There are several good reasons Alcoholics Anonymous wants its members to avoid the spotlight.
A dozen years ago, after my first novel came out, I was on a live radio talk show in New York City when the show’s host asked, “So, are you in AA?” It was a logical question. My first novel took place at a drunk farm whose clientele attended meetings. And trying to figure out what’s biographical in a fictional work is the favourite sport of many interviewers — and readers.
Everyone wonders: What’s true? What’s not? At readings and talks, one of the most frequent questions a novelist faces is some version of: Is the main character based on you? My first published short story was about a young woman who shot her boyfriend in the foot. I can’t tell you how many people — from complete strangers to my own father — have asked if I ever shot a boyfriend in the foot.
But the New York interviewer’s query went beyond pert curiosity in that it contained and disregarded a critical fact: Members of Alcoholics Anonymous are supposed to be anonymous.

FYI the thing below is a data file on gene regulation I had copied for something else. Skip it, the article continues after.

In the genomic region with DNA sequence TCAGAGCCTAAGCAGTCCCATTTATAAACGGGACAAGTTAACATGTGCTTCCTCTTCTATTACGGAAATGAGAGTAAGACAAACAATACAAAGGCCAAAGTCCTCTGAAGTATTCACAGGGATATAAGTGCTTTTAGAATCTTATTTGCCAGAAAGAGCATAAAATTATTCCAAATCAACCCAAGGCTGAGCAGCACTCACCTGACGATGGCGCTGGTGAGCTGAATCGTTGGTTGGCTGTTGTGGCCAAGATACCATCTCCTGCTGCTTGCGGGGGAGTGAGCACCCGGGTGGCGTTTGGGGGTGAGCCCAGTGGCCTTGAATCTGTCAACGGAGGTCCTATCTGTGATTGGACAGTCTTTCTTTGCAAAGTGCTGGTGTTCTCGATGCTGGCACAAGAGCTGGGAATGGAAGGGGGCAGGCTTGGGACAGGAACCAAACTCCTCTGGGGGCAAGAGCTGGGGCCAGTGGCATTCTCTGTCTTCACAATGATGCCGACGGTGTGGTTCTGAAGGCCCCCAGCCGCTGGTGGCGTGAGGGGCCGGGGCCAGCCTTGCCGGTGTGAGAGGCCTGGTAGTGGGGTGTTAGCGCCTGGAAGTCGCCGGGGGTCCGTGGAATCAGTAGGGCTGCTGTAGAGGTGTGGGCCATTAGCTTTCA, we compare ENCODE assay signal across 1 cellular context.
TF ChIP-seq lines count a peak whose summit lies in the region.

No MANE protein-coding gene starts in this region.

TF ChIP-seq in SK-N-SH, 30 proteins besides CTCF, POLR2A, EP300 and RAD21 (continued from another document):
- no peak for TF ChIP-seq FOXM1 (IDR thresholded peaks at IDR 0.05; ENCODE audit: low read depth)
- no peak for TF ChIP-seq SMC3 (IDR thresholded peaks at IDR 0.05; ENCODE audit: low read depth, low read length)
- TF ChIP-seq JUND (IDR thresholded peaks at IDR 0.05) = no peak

The literature is clear on this. Members “need always maintain personal anonymity at the level of press, radio, television and films.”
And: “Anonymity is the spiritual foundation of our program, ever reminding us to place principles before personalities.”
Now my third novel (Blame) is being published, and the direct personal questions loom again.
The book tells the story of a young history professor who wakes up from an alcoholic blackout in jail to the news that she ran over and killed two people. She goes to prison, gets sober, rebuilds her life. Already, even pre-publication, I’ve been asked if I’ve been to prison and, yet again, if I’m in that program. (For some reason, no one is interested in whether I’ve taught history.)
I asked a friend, a now-sober novelist who also writes about recovery, how he handles such inquiries. “I say I’m in recovery, or even that I’m in a 12-step program, but I never get specific.”
- See also;
- 12 Step Sponsor
- 12-Step Speaker Tape Links
- Alcohol Related Brain Injury
- THE TWELVE REWARDS OF RECOVERY